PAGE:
‘Nagasaki: The Massacre of the Innocent and Unknowing’ By Craig Collie

The Gillard government is set to triple the number of Headspace youth mental health centres. © Jason South/Fairfax Photos

Minds at risk

Choosing the right path for adolescent mental health


More in Arts & Letters

Image of Prime Minister Julia Gillard and Foreign Minister Kevin Rudd, 2010

Rats, heroes and Kevin Rudd’s ‘The PM Years’

This memoir answers some questions about his deposal and return but raises others

Image of Gerald Murnane

Tracking time: Gerald Murnane’s ‘A Season on Earth’

Forty years on, the author’s second novel is reunited with its lost half

Image of Matmos

Clicks, plinks, hoots and thuds: Matmos’s ‘Plastic Anniversary’

The American experimental duo embrace the ‘sounds’ of a ubiquitous material

A French Western? Jacques Audiard on ‘The Sisters Brothers’

The celebrated director explains how he made a Hollywood staple his own


More in Noted

‘Exploded View’ by Carrie Tiffany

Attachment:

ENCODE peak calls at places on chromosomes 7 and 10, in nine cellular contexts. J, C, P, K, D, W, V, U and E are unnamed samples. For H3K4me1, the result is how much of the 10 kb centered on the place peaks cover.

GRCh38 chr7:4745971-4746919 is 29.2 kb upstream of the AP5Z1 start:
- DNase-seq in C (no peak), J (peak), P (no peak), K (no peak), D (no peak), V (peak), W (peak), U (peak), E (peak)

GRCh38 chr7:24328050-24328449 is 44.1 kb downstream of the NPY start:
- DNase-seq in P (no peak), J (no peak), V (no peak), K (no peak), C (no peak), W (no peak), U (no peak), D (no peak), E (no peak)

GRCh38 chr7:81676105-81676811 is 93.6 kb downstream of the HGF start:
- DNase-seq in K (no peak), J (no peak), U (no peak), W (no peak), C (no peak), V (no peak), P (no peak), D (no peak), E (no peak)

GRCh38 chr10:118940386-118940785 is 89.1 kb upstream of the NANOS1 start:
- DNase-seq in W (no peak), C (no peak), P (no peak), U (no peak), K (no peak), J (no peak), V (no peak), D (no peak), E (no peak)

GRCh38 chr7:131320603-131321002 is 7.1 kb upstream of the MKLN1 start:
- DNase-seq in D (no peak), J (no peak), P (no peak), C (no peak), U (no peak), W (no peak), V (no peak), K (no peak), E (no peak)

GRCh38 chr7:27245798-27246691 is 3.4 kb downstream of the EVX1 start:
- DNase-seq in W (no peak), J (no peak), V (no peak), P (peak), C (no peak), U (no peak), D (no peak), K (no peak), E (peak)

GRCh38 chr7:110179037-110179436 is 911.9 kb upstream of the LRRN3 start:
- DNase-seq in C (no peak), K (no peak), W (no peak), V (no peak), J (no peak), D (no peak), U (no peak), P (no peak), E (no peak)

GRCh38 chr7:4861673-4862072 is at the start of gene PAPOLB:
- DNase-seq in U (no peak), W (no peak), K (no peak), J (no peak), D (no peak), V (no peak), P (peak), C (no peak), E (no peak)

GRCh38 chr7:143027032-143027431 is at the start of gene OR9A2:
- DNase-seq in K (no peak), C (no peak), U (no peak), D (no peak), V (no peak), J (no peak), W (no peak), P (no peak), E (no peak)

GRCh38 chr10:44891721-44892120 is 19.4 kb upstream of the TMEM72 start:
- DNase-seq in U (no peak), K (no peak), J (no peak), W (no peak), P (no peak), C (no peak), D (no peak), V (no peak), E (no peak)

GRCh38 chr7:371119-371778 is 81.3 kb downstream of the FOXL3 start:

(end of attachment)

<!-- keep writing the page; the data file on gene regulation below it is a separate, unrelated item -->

This new novel is most striking in how it diverges from its predecessors

‘Zebra and Other Stories’ by Debra Adelaide

Difficult-to-grasp characters populate this new collection

The 9th Asia Pacific Triennial of Contemporary Art at QAGOMA

Politics, culture and colour collide in Brisbane

Still from The Cry

ABC TV’s ‘The Cry’

This Scottish–Australian drama successfully subverts the missing-child genre


Read on

Image from ‘Destroyer’

Hell hath no fury: Karen Kusama’s ‘Destroyer’

Nicole Kidman confronts in this LA crime thriller

Image from Hobart’s school strike for climate

The kids are alright

Climate-striking students have every right to protest

Image of Defence Minister Christopher Pyne

The Teflon Kingdom

Saudi Arabia is confident it can buy out the West, and Australia is happy to oblige

Image of Nationals leader Michael McCormack

Instability again threatens the Nationals

What can history tell us about the party’s current strife?


×
×